If you prefer to create an outline, write your topic at the top of the page. From there, begin to list your main ideas, leaving space under each one.
In this space, make sure to list other smaller ideas that relate to each main idea. Doing this will allow you to see connections and will help you to write a more organized essay.
Now that you have chosen a topic and sorted your ideas into relevant categories, you must create a thesis statement. Your thesis statement tells the reader the point of your essay. Look at your outline or diagram. What are the main ideas? Your thesis statement will have two parts. The first part states the topic, and the second part states the point of the essay.
The body of your essay argues, explains or describes your topic. Each main idea that you wrote in your diagram or outline will become a separate section within the body of your essay. Each body paragraph will have the same basic structure. Begin by writing one of your main ideas as the introductory sentence. Next, write each of your supporting ideas in sentence format, but leave three or four lines in between each point to come back and give detailed examples to back up your position.
Fill in these spaces with relative information that will help link smaller ideas together. Now that you have developed your thesis and the overall body of your essay, you must write an introduction.
Begin with an attention grabber. You can use shocking information, dialogue, a story, a quote, or a simple summary of your topic. Whichever angle you choose, make sure that it ties in with your thesis statement, which will be included as the last sentence of your introduction. The conclusion brings closure of the topic and sums up your overall ideas while providing a final perspective on your topic.
Your conclusion should consist of three to five strong sentences. Simply review your main points and provide reinforcement of your thesis. After writing your conclusion, you might think that you have completed your essay.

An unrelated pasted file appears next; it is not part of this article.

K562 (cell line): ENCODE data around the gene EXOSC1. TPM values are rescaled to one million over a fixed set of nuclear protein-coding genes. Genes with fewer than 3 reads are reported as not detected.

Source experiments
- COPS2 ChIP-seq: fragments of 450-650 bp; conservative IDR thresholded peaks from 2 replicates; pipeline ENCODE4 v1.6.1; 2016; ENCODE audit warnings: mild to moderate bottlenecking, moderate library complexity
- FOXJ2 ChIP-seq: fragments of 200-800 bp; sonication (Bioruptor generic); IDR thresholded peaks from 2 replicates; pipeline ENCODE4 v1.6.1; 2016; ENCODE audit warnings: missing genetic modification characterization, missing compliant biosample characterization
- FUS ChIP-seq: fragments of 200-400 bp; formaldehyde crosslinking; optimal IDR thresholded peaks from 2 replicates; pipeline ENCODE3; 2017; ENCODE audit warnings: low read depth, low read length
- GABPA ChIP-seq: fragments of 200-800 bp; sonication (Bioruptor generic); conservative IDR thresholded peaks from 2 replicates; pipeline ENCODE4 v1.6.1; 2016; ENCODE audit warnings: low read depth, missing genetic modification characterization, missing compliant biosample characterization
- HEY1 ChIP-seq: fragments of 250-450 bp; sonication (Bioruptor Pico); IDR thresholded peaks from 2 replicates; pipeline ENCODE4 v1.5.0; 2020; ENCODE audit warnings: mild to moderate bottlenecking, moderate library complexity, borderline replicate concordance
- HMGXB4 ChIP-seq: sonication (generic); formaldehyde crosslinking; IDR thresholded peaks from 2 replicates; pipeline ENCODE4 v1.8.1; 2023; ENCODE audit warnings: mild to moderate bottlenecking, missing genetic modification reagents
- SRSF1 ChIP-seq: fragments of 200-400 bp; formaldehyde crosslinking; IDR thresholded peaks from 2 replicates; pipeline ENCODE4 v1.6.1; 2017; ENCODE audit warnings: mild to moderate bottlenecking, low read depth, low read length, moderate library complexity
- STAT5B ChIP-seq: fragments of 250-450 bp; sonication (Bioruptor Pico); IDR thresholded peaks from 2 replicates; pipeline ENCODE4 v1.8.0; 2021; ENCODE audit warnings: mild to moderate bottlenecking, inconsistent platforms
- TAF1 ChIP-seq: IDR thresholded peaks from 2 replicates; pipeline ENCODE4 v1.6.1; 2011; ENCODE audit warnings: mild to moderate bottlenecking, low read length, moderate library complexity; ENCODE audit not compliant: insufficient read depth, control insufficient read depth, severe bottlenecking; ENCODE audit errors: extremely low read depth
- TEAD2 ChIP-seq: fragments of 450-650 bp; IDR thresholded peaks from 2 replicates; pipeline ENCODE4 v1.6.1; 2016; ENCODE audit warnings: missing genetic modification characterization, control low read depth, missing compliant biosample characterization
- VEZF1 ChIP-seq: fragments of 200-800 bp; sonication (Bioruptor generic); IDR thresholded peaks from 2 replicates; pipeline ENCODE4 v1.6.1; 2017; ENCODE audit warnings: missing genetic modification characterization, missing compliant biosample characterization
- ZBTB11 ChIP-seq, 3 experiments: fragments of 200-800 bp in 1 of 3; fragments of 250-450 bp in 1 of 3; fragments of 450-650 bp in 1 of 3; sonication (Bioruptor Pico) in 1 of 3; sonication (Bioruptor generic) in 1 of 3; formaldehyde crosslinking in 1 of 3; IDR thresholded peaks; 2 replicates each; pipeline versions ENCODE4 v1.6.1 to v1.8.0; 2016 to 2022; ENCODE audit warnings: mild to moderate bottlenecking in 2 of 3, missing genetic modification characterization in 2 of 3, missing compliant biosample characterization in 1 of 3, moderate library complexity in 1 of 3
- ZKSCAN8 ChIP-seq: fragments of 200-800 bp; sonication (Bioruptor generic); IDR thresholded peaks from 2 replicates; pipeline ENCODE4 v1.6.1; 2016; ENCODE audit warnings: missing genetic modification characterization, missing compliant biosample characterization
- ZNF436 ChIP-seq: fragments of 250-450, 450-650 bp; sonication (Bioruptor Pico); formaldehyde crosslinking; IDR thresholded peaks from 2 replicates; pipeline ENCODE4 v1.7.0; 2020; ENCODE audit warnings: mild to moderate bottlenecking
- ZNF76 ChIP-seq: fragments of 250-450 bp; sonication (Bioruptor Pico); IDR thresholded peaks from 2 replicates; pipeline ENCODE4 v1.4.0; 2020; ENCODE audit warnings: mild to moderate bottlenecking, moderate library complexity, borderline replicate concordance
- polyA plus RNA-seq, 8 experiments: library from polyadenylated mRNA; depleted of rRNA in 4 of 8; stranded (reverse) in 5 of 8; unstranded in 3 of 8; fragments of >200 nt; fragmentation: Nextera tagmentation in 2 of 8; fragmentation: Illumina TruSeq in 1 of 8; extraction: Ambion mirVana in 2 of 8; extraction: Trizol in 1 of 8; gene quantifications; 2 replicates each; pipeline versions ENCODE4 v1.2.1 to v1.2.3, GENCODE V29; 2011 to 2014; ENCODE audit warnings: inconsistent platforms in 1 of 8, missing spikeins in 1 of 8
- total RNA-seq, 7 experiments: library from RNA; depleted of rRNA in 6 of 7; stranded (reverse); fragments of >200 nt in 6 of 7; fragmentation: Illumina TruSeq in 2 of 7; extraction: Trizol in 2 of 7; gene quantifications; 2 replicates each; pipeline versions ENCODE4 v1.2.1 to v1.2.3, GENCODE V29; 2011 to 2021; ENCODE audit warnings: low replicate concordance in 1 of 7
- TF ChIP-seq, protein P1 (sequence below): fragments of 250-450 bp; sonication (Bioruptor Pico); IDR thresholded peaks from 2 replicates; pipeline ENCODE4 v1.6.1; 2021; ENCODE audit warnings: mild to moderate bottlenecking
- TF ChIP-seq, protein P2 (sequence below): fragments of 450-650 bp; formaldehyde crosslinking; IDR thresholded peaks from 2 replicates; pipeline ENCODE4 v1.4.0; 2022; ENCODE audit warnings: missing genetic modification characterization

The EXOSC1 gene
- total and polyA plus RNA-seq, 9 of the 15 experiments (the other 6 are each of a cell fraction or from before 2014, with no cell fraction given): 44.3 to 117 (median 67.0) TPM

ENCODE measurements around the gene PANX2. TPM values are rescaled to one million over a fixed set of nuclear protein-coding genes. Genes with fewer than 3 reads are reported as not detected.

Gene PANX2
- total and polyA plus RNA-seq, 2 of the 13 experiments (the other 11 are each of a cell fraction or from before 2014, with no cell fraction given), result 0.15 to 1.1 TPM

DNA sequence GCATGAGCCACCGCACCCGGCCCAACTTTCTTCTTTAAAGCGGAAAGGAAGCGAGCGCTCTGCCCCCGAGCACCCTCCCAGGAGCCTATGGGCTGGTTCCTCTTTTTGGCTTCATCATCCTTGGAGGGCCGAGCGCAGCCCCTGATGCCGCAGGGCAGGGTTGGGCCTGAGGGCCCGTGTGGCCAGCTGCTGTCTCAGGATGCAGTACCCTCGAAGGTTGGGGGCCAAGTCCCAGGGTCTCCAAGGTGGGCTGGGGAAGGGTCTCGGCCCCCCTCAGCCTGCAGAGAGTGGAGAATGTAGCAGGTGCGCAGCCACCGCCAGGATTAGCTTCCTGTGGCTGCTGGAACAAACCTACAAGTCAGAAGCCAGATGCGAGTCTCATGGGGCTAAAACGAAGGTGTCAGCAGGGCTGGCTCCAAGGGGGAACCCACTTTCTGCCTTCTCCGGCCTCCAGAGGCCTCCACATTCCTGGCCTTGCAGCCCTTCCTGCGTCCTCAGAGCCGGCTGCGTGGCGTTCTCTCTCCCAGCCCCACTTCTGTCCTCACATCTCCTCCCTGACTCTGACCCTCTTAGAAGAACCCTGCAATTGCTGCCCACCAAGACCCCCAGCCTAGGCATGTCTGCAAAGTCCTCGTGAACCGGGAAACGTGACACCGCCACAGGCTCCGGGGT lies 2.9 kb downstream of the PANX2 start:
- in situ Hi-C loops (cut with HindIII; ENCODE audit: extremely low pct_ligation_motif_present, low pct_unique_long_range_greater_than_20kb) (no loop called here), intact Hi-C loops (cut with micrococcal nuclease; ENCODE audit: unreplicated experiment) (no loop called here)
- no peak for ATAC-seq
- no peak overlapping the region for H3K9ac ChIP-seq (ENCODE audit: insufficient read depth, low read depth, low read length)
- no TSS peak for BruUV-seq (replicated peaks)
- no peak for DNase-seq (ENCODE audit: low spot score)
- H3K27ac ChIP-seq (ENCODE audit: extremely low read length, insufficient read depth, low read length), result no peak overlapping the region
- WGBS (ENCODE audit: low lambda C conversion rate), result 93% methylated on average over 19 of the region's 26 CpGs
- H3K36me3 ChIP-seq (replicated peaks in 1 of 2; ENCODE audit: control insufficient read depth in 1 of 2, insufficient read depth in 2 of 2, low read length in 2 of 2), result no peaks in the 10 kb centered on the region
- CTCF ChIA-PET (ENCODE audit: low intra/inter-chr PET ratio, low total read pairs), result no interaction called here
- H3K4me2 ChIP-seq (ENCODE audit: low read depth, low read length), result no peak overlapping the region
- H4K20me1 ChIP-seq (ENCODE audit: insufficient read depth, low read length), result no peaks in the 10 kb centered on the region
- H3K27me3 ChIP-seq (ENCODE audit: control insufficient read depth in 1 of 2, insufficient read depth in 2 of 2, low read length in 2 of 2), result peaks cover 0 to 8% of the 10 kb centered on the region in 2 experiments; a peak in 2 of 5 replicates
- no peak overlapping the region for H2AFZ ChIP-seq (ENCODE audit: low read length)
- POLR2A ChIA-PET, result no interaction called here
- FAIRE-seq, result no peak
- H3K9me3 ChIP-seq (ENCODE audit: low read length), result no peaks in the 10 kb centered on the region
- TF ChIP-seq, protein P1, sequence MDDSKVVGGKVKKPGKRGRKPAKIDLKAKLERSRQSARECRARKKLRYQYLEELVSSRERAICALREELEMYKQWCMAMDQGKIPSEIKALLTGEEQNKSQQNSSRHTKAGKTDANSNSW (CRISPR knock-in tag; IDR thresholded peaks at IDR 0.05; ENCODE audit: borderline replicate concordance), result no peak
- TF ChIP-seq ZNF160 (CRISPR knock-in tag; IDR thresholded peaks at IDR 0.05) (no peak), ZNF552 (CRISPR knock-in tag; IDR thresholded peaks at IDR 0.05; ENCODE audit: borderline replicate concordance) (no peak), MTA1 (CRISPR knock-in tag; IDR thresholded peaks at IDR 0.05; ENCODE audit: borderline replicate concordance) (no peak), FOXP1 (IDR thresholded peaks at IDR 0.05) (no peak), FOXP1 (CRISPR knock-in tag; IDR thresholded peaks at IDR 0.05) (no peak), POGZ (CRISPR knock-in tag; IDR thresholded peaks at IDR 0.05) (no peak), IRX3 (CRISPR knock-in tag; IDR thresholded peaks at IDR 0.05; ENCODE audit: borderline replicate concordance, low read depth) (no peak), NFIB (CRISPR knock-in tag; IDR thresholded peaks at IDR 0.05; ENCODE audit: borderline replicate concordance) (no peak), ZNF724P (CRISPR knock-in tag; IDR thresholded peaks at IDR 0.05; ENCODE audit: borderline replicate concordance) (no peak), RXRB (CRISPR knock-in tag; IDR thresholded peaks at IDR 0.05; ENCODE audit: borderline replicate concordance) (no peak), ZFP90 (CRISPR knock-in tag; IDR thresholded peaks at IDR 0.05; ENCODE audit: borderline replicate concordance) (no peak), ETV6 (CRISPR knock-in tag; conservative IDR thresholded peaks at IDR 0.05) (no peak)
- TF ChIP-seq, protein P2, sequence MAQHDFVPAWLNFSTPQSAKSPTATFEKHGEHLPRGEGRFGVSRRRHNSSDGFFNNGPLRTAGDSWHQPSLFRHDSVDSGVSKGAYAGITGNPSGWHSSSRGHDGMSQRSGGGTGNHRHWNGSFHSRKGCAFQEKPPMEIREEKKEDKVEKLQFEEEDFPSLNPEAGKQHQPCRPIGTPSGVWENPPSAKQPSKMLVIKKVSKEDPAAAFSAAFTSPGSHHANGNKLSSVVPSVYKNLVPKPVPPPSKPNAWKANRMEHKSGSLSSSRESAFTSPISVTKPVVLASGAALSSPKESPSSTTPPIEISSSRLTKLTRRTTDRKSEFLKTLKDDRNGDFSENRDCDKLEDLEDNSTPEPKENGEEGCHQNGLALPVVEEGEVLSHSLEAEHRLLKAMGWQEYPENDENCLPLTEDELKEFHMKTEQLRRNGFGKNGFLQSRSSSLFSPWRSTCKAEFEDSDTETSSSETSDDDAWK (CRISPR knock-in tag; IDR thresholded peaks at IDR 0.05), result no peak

Before you consider this a finished work, you must pay attention to all the small details. Check the order of your paragraphs. Your strongest points should be the first and last paragraphs within the body, with the others falling in the middle.
Also, make sure that your paragraph order makes sense. If your essay is describing a process, such as how to make a great chocolate cake, make sure that your paragraphs fall in the correct order. Review the instructions for your essay, if applicable. Many teachers and scholarship forms follow different formats, and you must double check instructions to ensure that your essay is in the desired format. Finally, review what you have written. Reread your paper and check to see if it makes sense.
Make sure that sentence flow is smooth and add phrases to help connect thoughts or ideas. Check your essay for grammar and spelling mistakes. This basic five-paragraph essay is typical of middle and high school assignments.
In the above persuasive thesis, you can see my opinion about Narnia followed by three clear reasons. This thesis is perfect for setting up a tidy five-paragraph essay. In college, five paragraph essays become few and far between as essay length gets longer. Can you imagine having only five paragraphs in a six-page paper? For a longer essay, you need a thesis statement that is more versatile. Instead of listing two or three distinct points, a thesis can list one overarching point that all body paragraphs tie into.